Starring Michael Fassbender, Carey Mulligan, James Badge Dale, and Nicole Beharie
Directed by Steve McQueen
The story itself is fairly simple. As stated above, the film focuses on Brandon Sullivan, a thirtysomething low-level executive in Manhattan who outwardly seems to have everything together, but inwardly finds himself ravaged by his addiction to sex. Whether it be looking at porn on the internet, hiring a prostitute to fulfill his needs, or simply not being able to make it through the workday without heading into the bathroom to pleasure himself, Brandon has a problem. And he's well aware of it. Sex isn't about a "connection" for him...it's about a release that he hopes will be fulfilling, but is always completely empty.
Brandon's not a bad guy, though. He's good looking and could do seemingly well with women if he wanted, but he is a bit shy which is evident in a lusciously filmed scene about halfway through the movie when Brandon and his co-worker Marianne (a delightful and sexy Nicole Beharie) sit down at a restaurant for a first date. In a continuous take, we see the two simply talking about the typical "first date" stuff, but we begin to see for the inner workings of Brandon's mind as he explains to Marianne how he never wants to get married and doesn't understand the meaning of monogamy. It's starting to crystallize in the audience's mind that Brandon, despite his need for sex, is ultimately unable to connect with someone. His addiction has robbed him from being able to love...yes, that's perhaps an oversimplification of a much larger psychological issue, but that's Brandon's problem at its core.
And not only does this affect Brandon's life sexually, but this inability to love and connect with others also plays a huge role in his relationship with his family including his troubled sister Sissy (Carey Mulligan) who, despite Brandon's best efforts, moves into his small, sterile apartment in NYC after a falling-out with her boyfriend. Sissy herself (whose odd story arc and relationship with Brandon is the one minor problem with the film) isn't without her share of pain (much of it seemingly self-inflicted), but she brings out the worst in Brandon...she makes him feel shameful of his way of life and it ends up spiraling him out of control in ways that I really never saw coming. Towards the end of the film, Brandon's addiction leads him to places that may shock and appall the audience, but they never once rang untrue or felt unrealistic.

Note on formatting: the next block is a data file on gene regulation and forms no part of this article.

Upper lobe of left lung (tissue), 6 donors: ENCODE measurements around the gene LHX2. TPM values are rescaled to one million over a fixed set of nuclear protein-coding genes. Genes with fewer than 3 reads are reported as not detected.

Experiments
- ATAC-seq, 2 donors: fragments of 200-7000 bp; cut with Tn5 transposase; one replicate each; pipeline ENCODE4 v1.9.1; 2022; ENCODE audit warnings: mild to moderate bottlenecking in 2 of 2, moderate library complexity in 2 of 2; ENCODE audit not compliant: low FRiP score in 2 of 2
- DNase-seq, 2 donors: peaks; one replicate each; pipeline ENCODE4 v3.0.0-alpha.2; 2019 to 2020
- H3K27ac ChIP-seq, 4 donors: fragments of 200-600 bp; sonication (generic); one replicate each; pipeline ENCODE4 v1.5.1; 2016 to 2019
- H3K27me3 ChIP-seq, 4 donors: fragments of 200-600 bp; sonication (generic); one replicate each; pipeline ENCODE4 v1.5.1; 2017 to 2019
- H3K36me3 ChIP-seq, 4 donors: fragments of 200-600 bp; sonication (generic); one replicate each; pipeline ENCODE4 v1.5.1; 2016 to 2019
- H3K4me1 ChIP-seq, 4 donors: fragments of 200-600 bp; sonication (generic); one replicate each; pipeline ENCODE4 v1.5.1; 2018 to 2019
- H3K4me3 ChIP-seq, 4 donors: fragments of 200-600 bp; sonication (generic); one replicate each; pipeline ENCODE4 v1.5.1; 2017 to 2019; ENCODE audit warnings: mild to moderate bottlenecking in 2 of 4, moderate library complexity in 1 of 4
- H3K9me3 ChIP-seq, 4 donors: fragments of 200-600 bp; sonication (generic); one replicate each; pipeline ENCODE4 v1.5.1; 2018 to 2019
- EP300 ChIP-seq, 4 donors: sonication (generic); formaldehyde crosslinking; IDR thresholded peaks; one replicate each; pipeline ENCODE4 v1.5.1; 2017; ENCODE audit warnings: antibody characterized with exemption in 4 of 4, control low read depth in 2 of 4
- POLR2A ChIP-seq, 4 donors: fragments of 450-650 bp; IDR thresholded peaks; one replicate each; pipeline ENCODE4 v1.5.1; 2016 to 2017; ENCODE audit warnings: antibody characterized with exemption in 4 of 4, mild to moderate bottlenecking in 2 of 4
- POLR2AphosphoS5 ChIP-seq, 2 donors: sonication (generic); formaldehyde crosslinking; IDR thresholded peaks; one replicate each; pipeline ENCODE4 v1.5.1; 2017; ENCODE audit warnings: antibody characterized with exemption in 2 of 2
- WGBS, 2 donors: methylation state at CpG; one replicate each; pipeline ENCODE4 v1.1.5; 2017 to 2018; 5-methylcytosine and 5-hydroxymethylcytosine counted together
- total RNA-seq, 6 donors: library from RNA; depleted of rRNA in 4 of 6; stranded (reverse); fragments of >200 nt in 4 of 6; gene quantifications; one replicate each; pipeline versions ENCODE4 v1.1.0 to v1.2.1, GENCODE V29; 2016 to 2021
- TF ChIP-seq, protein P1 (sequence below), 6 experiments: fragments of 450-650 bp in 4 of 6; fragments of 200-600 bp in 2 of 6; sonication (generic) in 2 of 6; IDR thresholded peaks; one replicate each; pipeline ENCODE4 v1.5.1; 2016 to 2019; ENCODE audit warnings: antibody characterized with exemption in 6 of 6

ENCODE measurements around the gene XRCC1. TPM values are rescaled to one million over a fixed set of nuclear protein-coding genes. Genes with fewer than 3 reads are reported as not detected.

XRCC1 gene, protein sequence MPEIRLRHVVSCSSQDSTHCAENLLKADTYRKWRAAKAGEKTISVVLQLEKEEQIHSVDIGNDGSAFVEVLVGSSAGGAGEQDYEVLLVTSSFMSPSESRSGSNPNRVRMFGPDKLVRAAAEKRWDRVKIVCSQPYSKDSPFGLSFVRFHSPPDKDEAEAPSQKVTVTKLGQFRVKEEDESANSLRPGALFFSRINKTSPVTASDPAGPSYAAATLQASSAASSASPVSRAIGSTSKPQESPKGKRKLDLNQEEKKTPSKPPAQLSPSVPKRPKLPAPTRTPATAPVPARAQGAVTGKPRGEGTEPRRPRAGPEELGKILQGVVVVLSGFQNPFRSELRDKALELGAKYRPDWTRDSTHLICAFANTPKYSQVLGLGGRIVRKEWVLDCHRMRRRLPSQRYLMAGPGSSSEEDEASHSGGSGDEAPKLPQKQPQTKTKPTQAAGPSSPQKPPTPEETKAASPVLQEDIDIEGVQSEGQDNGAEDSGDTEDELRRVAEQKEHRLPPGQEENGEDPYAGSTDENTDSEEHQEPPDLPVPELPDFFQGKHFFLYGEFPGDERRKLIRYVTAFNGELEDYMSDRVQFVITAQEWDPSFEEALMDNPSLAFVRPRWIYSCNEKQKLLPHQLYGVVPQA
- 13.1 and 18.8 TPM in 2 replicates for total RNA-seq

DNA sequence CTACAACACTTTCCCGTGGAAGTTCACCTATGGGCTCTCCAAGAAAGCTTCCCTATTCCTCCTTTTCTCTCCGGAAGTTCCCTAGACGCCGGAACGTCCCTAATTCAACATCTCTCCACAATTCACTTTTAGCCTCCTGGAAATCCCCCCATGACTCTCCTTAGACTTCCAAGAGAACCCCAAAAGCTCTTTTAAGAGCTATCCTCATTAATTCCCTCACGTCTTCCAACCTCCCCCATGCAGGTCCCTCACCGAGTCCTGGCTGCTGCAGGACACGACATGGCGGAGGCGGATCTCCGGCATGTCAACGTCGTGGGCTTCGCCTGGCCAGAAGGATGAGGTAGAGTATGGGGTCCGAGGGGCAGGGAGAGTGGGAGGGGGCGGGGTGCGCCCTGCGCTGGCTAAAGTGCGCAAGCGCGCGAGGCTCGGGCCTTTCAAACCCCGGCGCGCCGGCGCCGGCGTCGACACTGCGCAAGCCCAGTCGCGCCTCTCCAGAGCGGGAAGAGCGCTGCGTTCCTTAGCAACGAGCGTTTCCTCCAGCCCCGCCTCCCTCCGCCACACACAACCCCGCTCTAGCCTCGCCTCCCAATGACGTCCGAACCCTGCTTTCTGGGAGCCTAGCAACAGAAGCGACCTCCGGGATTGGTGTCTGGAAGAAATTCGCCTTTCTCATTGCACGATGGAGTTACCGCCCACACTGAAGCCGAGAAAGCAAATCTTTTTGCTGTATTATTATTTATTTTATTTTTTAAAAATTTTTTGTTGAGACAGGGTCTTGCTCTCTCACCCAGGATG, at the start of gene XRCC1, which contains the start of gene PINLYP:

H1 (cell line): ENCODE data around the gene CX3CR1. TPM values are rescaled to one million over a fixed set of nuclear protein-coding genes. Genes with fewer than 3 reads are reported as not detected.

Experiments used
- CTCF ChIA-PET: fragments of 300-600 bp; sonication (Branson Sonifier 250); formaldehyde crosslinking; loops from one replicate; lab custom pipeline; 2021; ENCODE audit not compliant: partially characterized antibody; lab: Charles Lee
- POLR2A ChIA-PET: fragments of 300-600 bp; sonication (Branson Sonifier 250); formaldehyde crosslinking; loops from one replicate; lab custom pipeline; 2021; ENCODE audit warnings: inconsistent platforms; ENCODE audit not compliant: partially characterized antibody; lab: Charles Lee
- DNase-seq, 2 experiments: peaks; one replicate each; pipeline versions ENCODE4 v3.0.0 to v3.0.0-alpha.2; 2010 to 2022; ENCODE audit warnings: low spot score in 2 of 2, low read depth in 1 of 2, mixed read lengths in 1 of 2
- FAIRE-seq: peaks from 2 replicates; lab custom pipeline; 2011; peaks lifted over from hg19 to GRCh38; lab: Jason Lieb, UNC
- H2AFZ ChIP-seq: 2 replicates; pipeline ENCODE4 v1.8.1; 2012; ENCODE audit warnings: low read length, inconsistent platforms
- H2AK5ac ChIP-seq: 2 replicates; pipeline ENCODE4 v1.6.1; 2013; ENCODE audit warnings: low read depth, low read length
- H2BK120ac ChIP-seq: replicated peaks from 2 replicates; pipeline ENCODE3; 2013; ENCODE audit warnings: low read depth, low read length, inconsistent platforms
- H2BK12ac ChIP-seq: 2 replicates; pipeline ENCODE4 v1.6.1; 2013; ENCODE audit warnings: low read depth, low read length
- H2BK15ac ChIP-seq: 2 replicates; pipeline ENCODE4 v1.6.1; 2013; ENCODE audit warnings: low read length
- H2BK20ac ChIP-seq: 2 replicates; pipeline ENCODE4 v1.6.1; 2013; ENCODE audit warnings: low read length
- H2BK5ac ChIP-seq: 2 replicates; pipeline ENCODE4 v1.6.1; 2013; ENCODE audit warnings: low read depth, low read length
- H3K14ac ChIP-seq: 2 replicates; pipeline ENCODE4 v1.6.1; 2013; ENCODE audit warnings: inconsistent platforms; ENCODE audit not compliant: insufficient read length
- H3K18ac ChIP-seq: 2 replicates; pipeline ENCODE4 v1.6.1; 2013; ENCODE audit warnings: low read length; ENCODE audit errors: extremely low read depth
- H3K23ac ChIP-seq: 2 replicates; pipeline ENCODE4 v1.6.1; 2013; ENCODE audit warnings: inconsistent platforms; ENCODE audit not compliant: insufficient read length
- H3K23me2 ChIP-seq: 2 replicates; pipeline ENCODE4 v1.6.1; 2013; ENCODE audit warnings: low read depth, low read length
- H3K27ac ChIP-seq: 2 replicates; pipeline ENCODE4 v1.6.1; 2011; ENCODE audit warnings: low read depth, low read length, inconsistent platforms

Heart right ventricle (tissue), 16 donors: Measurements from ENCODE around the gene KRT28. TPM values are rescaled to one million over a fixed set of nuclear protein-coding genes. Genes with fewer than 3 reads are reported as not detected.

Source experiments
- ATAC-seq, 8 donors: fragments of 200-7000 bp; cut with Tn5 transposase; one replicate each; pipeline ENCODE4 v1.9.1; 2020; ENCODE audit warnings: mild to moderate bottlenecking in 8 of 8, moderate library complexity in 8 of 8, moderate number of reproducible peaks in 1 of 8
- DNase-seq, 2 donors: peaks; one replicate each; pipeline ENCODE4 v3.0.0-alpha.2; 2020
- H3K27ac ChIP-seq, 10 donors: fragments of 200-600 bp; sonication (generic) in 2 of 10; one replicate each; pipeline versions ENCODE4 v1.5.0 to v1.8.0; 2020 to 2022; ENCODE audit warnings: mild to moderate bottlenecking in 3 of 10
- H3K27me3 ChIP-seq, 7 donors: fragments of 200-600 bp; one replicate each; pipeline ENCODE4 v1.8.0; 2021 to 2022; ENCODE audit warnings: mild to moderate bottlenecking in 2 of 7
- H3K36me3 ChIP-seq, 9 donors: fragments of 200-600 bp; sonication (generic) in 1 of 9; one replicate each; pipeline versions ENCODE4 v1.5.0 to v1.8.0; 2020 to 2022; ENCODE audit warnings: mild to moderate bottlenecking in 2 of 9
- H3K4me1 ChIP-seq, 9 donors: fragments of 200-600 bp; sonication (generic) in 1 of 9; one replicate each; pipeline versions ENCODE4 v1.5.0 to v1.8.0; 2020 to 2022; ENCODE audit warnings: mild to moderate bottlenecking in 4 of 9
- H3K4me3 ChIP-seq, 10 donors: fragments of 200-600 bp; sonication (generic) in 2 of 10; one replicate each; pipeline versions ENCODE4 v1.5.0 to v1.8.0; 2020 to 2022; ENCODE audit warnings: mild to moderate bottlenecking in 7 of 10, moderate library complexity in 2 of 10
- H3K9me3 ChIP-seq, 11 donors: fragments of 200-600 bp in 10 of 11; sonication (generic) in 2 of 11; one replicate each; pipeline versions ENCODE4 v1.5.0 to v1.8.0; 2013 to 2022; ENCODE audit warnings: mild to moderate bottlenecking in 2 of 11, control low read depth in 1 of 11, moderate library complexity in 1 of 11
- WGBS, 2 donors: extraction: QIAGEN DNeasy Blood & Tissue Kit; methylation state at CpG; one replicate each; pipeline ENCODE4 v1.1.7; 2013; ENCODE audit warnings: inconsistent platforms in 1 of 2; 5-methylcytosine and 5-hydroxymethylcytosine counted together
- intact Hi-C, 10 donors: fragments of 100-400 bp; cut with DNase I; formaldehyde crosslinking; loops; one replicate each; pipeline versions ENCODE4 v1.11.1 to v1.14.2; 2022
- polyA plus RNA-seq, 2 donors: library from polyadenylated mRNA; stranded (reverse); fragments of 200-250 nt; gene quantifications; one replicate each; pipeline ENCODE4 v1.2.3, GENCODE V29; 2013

The more I think about Shame, the more I grow to be thoroughly fascinated with what I saw onscreen. I imagine several scenes will pop up in the "Best Scene" category of the "RyMickey Awards" (coming in June) and I'm sure this film will make an appearance in many other categories including Best Actor for Michael Fassbender. Admittedly, I went into this without many expectations. I expected to be bored by the story and bombarded by "shocking moments" simply there to provide unnecessary provocation and titillation. That wasn't the case in the slightest and that's a huge credit to Mr. Fassbender and director Steve McQueen.
Together, they have crafted a movie that doesn't necessarily provide answers or tie things up in pretty bows, but they have created an intimate character study about a man who knows his faults, attempts to correct them (fully realized in a riveting and heartbreaking scene with the aforementioned Nicole Beharie shortly after their characters' first date), but ultimately doesn't succeed. Towards the end of the film, Brandon finds himself in the midst of a threesome (which he paid to be a part of) and after focusing initially on the writhing bodies, McQueen plants his camera squarely on Fassbender's face...and in his face and in this moment, we see everything that Brandon is and everything he wishes he could be. This menage a trois is the furthest thing from a pleasurable experience. To him, an orgasm is full of pain, anguish, and ultimately self-inflicted shame.
The RyMickey Rating: A-